Ecommerce Europe’s recommendations on the Geo-blocking Proposal ahead of the Competitiveness Council meeting


In light of the Competitiveness Council meeting of Monday 28 November, where the Slovak Council Presidency hopes to achieve a political approach on the Geo-blocking Proposal, Ecommerce Europe has been in close contact with policy makers to share with them detailed recommendations concerning specific provisions of the draft regulation addressing geo-blocking. In a nutshell, Ecommerce Europe wants to highlight its main remarks on this challenging political dossier that are based on the amendments that the association has recently approved and shared with EU legislators.

General message of Ecommerce Europe

Ecommerce Europe supports the efforts of European legislators to complete the Digital Single Market. In the context of the geo-blocking discussions, online merchants are convinced that the best way to reduce this phenomenon is by working to eliminate existing barriers to cross-border e-commerce, starting with the top three: legal fragmentation, VAT-related issues and parcel delivery. However, Ecommerce Europe supports the objective of the draft regulation to allow all customers to benefit from the same general conditions that would be applicable if such customers would have their habitual residence in a country where the trader actually delivers the goods or provides services.

It is vital that, traders’ fundamental freedom to contract is always safeguarded. Therefore, traders should always be allowed to select the area(s) to which they want or do not want to direct their activities. Moreover, this Regulation should not be understood as providing for an obligation to deliver goods cross-border to another Member State where the trader would not otherwise offer the possibility of such delivery to its customers or is not willing to offer it.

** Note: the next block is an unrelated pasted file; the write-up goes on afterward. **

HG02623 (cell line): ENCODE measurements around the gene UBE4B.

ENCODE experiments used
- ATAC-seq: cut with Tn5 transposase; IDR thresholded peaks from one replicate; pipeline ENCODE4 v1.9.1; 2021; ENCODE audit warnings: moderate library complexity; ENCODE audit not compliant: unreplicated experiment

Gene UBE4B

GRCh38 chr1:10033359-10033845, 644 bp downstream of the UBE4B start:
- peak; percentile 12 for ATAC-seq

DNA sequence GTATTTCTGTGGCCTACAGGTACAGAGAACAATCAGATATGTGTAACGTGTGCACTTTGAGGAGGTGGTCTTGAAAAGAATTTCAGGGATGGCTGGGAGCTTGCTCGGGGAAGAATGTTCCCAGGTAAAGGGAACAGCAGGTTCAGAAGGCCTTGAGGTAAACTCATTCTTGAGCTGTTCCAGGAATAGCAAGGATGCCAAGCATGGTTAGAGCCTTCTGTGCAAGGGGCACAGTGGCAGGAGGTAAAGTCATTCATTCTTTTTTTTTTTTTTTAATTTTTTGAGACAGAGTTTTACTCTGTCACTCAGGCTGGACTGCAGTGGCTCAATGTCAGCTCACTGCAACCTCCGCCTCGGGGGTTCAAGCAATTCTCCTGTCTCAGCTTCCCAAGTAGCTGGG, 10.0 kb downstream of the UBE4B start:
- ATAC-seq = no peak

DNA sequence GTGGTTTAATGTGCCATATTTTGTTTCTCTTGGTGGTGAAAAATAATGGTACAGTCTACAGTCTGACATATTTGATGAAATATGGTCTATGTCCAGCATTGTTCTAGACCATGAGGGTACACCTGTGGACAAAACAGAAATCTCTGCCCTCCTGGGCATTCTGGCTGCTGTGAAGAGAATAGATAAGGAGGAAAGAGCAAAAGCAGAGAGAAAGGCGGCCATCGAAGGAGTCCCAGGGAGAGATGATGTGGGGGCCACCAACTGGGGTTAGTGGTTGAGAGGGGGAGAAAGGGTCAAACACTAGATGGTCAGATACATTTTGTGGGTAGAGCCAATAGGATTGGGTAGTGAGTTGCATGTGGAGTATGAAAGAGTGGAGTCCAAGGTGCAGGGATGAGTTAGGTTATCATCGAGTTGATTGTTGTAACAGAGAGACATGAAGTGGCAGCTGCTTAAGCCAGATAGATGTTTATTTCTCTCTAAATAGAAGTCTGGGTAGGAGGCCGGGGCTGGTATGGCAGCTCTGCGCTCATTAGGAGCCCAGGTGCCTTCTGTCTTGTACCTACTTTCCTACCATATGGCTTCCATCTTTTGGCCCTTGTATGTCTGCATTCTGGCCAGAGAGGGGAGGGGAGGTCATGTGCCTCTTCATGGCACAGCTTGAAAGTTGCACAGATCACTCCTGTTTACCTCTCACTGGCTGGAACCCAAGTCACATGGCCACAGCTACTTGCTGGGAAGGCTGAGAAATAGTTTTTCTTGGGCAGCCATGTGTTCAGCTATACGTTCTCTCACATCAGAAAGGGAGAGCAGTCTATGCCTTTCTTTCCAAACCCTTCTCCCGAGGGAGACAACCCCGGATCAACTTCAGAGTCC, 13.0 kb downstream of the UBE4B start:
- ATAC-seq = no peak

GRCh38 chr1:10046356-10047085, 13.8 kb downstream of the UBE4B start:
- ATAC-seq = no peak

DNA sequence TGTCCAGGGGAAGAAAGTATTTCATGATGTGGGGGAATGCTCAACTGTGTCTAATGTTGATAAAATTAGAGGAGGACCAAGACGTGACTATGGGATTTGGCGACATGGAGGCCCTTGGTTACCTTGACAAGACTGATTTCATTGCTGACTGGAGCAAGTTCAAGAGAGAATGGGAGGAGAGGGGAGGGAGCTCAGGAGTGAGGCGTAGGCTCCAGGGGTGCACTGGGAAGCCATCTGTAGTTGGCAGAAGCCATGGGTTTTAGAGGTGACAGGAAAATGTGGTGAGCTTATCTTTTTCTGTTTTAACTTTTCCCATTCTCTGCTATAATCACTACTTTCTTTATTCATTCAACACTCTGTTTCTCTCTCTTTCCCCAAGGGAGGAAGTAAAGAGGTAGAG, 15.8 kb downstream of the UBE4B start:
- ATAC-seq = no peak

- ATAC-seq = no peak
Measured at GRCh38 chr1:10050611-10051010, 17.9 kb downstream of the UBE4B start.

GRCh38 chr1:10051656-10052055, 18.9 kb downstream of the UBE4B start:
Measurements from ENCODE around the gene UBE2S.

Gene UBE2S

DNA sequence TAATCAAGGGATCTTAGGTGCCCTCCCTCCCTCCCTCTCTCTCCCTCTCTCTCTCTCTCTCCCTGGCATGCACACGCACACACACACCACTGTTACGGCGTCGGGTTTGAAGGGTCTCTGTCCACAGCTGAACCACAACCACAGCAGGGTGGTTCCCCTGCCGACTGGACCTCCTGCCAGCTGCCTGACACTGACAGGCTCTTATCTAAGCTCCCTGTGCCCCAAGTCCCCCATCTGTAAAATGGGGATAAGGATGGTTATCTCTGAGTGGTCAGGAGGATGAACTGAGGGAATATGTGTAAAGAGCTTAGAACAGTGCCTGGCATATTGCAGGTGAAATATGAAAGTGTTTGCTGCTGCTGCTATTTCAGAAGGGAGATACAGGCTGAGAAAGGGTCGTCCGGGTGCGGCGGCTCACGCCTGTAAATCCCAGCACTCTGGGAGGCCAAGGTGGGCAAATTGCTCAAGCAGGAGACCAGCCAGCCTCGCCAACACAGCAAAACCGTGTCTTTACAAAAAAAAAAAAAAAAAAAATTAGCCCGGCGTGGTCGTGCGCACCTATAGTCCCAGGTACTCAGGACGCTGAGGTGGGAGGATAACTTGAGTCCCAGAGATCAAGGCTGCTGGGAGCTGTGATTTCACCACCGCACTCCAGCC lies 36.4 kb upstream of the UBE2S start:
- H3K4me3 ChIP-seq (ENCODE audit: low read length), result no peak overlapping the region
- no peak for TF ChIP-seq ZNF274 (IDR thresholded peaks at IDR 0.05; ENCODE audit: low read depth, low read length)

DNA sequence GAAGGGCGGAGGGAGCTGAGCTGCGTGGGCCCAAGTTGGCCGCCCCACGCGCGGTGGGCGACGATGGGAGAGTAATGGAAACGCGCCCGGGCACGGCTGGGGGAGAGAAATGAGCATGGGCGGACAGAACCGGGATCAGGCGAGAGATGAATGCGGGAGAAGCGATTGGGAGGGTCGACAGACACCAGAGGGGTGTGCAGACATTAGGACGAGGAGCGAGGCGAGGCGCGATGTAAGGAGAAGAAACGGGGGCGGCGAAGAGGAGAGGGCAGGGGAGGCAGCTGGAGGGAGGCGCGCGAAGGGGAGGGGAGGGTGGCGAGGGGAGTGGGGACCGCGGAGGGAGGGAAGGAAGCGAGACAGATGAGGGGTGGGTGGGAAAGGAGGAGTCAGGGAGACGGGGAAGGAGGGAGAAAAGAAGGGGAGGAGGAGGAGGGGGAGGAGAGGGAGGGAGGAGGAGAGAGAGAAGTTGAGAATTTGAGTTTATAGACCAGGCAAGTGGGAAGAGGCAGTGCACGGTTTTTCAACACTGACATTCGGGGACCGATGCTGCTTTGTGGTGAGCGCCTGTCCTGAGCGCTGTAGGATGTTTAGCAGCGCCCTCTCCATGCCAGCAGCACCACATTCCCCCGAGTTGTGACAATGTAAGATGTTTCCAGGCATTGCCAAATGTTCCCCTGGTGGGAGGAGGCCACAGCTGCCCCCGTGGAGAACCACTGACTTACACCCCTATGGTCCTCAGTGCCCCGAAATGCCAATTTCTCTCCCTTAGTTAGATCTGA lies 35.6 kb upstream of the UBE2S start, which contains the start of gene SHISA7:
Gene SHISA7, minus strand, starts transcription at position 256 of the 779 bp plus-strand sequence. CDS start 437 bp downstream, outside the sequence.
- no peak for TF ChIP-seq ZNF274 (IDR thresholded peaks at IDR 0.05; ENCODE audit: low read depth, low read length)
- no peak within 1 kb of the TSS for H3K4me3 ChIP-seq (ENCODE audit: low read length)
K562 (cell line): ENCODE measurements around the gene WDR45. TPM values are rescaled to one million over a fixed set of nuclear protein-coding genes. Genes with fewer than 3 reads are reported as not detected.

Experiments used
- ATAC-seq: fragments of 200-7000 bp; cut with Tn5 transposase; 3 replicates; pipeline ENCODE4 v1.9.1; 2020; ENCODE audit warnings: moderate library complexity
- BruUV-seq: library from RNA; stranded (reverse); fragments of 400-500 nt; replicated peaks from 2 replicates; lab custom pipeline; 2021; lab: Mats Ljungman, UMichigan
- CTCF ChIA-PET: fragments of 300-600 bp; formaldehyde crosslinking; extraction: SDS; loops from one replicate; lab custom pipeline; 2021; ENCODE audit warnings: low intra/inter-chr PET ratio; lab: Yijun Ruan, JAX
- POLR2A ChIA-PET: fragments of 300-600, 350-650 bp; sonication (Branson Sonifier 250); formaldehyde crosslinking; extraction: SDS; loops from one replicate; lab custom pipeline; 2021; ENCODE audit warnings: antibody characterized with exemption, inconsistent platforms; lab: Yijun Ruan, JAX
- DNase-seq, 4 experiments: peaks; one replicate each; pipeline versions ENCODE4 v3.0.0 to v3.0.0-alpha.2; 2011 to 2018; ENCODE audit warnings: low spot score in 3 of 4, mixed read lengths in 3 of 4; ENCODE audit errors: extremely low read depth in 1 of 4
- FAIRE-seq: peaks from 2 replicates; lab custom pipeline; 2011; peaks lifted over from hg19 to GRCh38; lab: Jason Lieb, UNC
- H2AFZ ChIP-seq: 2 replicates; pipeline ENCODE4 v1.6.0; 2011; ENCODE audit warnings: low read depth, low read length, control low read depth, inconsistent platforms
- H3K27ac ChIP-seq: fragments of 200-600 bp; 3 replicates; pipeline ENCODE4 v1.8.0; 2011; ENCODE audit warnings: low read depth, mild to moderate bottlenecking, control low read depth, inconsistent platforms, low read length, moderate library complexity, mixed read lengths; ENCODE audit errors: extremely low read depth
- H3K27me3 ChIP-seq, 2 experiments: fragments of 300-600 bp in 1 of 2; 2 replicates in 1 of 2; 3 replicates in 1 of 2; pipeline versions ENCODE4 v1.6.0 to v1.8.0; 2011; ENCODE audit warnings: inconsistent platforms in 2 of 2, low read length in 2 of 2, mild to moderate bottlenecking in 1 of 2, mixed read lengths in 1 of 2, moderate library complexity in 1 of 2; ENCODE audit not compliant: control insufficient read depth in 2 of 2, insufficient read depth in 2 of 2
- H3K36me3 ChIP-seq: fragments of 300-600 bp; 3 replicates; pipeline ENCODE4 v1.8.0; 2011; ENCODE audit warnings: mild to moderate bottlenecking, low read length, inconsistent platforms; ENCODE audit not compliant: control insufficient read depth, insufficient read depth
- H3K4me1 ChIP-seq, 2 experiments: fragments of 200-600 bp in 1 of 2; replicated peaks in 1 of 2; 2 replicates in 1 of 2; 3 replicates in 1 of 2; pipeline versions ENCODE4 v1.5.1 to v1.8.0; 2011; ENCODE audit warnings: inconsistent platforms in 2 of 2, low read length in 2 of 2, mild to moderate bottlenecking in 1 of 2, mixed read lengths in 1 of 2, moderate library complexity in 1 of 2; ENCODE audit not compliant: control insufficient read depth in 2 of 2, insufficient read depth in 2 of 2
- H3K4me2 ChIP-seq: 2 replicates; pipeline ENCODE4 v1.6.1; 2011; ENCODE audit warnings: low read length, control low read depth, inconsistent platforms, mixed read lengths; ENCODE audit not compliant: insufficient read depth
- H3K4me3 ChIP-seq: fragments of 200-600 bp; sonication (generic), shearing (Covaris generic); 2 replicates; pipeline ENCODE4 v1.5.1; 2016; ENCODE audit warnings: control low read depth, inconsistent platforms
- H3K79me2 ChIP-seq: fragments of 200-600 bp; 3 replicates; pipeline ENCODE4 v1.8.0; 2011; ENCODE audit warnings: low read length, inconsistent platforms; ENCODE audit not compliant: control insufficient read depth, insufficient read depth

Interaction between geo-blocking regulation and Union law

EU policy makers should ensure that both traders and customers are aware of which rules will be applicable in the context of sales covered by the scope of this law. Legal certainty in these cases is essential for all parties and Ecommerce Europe is pleased to see that the Council is already working in this direction, even though more legal clarification is needed, specifically on the law applicable to a sales contract.

In particular, not being subject to the provisions of article 6(1) of the Rome I Regulation and article 17(1) of the Brussels I Regulation is very important for merchants that want to serve consumers resident outside the territory the webshop is targeting, given that consumers are willing to pick-up the goods, services and digital content in a member state other than the one of their residence and that is covered by the territorial scope targeted by the traders. Traders need legal certainty about this, and therefore need a clearer rule in the text of the Regulation as such.

How to assess the conformity of a product in the context of the proposed regulation?